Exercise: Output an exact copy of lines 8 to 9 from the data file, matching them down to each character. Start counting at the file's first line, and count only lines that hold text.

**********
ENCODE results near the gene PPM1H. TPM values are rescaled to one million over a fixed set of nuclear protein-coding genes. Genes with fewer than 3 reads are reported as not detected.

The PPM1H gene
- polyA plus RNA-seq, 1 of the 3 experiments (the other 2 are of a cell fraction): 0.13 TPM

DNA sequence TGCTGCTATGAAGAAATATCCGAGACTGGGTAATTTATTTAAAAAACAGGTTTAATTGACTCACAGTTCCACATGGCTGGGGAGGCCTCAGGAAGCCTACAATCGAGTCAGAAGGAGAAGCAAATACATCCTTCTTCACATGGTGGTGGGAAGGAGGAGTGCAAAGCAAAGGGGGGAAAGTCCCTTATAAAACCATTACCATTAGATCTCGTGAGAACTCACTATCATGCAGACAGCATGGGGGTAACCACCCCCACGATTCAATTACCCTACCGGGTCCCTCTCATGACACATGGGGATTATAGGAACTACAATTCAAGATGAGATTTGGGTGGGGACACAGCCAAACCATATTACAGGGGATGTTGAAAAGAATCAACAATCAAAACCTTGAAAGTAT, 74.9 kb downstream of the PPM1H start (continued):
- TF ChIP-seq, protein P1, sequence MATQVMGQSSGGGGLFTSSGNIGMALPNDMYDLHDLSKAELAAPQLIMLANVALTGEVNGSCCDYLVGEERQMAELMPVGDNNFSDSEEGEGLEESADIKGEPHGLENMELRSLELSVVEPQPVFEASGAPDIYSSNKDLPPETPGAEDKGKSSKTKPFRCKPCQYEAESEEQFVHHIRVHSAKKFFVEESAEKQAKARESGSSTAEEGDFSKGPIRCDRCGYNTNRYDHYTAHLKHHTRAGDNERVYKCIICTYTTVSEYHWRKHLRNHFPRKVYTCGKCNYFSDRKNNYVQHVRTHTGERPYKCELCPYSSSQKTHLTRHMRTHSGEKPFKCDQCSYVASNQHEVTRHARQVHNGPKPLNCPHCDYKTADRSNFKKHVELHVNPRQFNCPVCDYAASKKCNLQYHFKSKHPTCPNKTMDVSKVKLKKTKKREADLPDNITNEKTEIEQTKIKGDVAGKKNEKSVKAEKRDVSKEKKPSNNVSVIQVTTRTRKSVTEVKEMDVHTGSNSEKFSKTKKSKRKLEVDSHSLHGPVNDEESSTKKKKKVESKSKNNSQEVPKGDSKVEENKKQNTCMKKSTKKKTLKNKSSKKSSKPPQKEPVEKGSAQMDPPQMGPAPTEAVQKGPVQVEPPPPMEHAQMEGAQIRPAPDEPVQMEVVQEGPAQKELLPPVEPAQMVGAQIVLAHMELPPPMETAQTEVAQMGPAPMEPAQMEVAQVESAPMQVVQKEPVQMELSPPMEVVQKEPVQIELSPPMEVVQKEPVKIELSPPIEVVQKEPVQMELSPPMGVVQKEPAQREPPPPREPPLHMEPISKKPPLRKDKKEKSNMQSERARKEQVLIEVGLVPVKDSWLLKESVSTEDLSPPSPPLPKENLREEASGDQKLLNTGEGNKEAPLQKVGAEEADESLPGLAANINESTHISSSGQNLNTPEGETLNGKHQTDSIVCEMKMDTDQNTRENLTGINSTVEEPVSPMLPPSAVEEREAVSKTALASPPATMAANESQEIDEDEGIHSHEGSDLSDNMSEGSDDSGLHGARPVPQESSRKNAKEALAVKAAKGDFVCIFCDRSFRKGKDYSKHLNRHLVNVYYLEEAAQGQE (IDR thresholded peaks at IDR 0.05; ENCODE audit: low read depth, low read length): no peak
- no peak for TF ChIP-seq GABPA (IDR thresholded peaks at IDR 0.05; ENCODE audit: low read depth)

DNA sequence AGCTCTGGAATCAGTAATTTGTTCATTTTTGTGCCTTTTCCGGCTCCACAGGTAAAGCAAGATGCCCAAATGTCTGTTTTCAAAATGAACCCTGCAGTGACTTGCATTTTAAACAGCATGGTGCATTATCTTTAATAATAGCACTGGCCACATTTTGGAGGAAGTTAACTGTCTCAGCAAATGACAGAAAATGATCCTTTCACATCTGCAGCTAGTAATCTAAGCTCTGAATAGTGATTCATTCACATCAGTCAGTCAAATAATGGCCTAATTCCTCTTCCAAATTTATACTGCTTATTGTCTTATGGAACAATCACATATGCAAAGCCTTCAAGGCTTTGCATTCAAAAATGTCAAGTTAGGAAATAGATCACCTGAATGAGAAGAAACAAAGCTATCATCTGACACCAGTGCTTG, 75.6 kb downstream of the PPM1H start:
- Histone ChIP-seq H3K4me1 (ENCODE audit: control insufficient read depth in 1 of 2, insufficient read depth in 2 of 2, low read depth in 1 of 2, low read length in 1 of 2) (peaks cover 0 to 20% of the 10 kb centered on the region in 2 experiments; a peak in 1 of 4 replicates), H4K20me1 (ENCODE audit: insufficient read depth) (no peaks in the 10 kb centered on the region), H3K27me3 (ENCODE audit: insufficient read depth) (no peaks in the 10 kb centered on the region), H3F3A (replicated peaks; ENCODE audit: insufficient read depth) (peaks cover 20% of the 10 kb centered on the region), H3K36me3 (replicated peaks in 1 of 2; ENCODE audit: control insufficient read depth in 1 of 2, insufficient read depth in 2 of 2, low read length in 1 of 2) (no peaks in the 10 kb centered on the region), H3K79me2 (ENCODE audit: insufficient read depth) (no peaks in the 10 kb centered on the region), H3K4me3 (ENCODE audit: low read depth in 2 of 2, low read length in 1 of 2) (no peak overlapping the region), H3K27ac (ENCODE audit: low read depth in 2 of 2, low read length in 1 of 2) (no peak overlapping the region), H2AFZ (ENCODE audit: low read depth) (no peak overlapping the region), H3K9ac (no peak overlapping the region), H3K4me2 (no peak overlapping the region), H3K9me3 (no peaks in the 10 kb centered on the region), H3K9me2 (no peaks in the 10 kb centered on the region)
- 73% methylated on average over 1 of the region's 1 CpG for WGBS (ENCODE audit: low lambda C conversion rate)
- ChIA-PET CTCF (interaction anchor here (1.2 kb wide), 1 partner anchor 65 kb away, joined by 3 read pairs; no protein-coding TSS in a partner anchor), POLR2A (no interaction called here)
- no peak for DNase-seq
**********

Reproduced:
- Histone ChIP-seq H3K4me1 (ENCODE audit: control insufficient read depth in 1 of 2, insufficient read depth in 2 of 2, low read depth in 1 of 2, low read length in 1 of 2) (peaks cover 0 to 20% of the 10 kb centered on the region in 2 experiments; a peak in 1 of 4 replicates), H4K20me1 (ENCODE audit: insufficient read depth) (no peaks in the 10 kb centered on the region), H3K27me3 (ENCODE audit: insufficient read depth) (no peaks in the 10 kb centered on the region), H3F3A (replicated peaks; ENCODE audit: insufficient read depth) (peaks cover 20% of the 10 kb centered on the region), H3K36me3 (replicated peaks in 1 of 2; ENCODE audit: control insufficient read depth in 1 of 2, insufficient read depth in 2 of 2, low read length in 1 of 2) (no peaks in the 10 kb centered on the region), H3K79me2 (ENCODE audit: insufficient read depth) (no peaks in the 10 kb centered on the region), H3K4me3 (ENCODE audit: low read depth in 2 of 2, low read length in 1 of 2) (no peak overlapping the region), H3K27ac (ENCODE audit: low read depth in 2 of 2, low read length in 1 of 2) (no peak overlapping the region), H2AFZ (ENCODE audit: low read depth) (no peak overlapping the region), H3K9ac (no peak overlapping the region), H3K4me2 (no peak overlapping the region), H3K9me3 (no peaks in the 10 kb centered on the region), H3K9me2 (no peaks in the 10 kb centered on the region)
- 73% methylated on average over 1 of the region's 1 CpG for WGBS (ENCODE audit: low lambda C conversion rate)